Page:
As with many of the Covid vaccines, many medicines are rooted in giant public subsidies. Humira, a treatment for various autoimmune diseases, was the world’s most lucrative drug before the pandemic, making $20 billion in 2020, despite being based on antibody technology developed by the UK’s Medical Research Council. Since the drug finally went off patent three years ago, the NHS has saved nearly half a billion pounds by buying generic alternatives. In the US, 75% of new drugs are developed with funding from state research, with similarly hefty funding in the UK.
Thankfully, alternative models that are less beholden to shareholder greed are emerging. One shining example is the team of scientists in South Africa who saw the catastrophic effects of vaccine monopolies during the pandemic and took matters into their own hands. Teaming up with the WHO to make a version of Moderna’s vaccine, they initially appealed to the American company to transfer technology to its vaccines hub. True to form, Moderna refused. Undeterred, the South African scientists successfully reverse-engineered a version of the vaccine. Now, instead of hoarding its recipes and know-how, the hub has already started freely sharing the science with 14 other countries. Not only could this make a major dent in the power of pharmaceutical monopolies, but it could also hand greater control to countries in the Global South. Perhaps most significantly, the hub plans to deploy the mRNA technology not just to battle Covid-19 but also malaria, HIV, cancer and TB. If more production is in the hands of scientists in the Global South, that science is far more likely to work for the lives of people living in those countries.
As already noted, Cuba also offers a strong example of how state-led innovation can lead the way. Despite being a small nation under heavy embargo, it has developed two successful, homegrown Covid-19 vaccines. Moreover, it has also pledged to support countries in the region, first by exporting vaccines, and then transferring production technology to other countries that need it. Cuba’s case also shows how nationalised pharmaceutical systems can be more flexible than big pharma companies. Rather than being in thrall to shareholders chasing high profits, they have room to pursue the medicines that will bring maximum health benefit.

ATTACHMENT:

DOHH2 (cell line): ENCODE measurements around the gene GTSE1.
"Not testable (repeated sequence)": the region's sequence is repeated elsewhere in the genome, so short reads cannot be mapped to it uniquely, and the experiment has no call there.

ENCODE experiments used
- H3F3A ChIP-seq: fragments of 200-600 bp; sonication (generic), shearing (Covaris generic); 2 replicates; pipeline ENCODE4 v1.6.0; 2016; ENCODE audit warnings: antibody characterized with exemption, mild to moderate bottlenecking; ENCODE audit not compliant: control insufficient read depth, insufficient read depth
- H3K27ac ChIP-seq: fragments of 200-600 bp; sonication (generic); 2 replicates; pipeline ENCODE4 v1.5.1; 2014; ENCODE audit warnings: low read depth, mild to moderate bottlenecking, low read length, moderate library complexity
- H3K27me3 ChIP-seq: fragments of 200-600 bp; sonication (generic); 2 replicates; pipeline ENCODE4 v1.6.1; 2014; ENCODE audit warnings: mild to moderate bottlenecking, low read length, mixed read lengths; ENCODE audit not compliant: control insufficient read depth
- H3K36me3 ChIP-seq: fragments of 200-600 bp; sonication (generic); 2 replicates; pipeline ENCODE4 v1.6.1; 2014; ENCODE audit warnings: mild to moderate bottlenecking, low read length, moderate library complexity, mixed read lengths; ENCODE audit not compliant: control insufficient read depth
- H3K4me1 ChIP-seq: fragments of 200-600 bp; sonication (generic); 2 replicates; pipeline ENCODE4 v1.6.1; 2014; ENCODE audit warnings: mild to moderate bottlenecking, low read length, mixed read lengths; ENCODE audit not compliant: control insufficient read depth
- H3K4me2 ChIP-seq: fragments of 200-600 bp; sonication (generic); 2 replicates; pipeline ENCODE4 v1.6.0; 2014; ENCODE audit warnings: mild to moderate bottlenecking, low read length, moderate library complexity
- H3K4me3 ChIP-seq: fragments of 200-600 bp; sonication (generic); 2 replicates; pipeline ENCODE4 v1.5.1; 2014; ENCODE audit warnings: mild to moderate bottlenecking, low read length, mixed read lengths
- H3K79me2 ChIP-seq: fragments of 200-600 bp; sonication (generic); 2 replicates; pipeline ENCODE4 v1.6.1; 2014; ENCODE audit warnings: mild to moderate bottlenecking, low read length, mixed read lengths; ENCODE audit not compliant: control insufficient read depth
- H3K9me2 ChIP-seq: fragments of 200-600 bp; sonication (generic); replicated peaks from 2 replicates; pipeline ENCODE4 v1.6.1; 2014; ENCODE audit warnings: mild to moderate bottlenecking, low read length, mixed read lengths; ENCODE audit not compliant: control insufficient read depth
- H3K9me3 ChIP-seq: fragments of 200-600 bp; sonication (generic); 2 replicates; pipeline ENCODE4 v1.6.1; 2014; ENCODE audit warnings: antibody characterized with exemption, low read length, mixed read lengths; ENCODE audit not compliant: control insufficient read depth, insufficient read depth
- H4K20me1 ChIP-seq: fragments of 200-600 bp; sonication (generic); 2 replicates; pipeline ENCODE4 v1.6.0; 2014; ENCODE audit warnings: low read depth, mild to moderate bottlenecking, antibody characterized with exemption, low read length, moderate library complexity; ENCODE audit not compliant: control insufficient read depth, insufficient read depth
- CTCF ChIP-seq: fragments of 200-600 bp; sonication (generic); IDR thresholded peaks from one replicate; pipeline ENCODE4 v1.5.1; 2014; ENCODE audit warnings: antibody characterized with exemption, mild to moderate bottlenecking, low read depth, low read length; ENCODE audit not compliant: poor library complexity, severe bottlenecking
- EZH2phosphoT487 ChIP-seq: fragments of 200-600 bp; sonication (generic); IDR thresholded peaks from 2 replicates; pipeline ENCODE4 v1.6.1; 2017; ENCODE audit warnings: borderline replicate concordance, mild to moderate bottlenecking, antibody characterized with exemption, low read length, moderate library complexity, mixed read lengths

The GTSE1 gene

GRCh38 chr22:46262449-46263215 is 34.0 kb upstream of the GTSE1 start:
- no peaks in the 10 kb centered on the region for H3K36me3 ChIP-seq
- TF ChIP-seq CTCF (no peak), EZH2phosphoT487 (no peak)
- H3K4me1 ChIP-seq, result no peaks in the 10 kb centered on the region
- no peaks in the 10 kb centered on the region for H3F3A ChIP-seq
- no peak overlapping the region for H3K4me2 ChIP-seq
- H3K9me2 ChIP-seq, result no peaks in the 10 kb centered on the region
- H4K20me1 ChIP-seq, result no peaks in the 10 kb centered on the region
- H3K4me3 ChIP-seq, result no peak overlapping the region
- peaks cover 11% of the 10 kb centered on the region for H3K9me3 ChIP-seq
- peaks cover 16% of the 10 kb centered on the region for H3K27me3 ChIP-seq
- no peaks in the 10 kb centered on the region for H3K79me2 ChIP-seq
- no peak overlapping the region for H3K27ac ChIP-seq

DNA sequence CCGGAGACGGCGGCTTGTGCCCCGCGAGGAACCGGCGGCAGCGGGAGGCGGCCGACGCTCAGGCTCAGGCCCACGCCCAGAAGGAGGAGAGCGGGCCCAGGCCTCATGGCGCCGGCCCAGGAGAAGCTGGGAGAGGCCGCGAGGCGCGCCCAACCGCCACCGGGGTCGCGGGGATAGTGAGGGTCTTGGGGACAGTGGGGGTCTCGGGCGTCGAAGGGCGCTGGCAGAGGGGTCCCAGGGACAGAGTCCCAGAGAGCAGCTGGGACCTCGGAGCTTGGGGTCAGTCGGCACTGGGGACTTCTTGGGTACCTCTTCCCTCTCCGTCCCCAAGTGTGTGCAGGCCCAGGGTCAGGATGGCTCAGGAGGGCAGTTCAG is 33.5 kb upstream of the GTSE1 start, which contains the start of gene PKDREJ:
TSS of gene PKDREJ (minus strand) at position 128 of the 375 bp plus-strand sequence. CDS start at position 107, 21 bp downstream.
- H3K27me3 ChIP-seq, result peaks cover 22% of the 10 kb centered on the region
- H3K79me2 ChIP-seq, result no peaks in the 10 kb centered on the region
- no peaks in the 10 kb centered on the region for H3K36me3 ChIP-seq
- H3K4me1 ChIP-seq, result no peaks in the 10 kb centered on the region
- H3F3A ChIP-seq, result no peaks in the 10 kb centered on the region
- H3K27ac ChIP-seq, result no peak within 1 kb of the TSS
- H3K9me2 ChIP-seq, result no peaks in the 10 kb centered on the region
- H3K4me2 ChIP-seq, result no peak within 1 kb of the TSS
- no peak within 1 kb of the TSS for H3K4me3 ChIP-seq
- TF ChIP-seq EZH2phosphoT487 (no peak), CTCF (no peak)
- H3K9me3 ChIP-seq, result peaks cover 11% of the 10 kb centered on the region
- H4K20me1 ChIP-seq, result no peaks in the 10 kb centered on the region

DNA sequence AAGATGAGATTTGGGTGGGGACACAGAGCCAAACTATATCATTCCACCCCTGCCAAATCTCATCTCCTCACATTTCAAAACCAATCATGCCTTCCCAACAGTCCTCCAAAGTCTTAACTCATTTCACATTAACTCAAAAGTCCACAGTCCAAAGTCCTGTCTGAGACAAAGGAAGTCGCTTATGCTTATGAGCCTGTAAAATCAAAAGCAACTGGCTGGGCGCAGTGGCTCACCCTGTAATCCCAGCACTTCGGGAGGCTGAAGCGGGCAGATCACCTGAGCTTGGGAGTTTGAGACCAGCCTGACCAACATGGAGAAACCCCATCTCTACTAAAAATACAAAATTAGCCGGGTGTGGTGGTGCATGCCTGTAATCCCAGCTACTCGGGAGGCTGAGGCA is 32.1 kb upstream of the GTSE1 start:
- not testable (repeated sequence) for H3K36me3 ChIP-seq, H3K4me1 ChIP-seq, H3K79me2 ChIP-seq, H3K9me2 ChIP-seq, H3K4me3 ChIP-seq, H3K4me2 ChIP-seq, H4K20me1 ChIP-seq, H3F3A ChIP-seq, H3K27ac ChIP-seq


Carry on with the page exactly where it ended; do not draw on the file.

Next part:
Even before nationalisation, Mariana Mazzucato has argued that governments could do far more to apply conditions that ensure cheaper access to drugs where public funding is used, not to mention a greater proportion of royalties. Such a move could raise important funds for further scientific research or investment in other areas of health. Not only would it be reasonable to expect the public to gain a share of the revenues produced by public research but given its tax-payer backing, but the medical science itself should also be publicly available. In such cases, intellectual property rights could be avoided completely, shared through open licensing, or allocated in patent pools. A more collaborative and open approach to knowledge would likely encourage more medical innovation, especially when compared to the strangling effect of patents and the litigious monopolies that hold onto them.
If it was not clear before, the pandemic has decisively shown that the current model of big pharma monopolies is terrible for our health. As one former employee of the industry recently recounted, the attitude of the industry is that, ‘If Grandma is on the table, no one is going to blink at paying $10,000 to save her life.’ This is an industry which under-invests in life-saving research, privatises public knowledge and then holds health systems to ransom. If we are to learn anything from this pandemic - and the historical struggles to access medicines that came before it - we must strive to replace it. The risk of business as usual is far too great.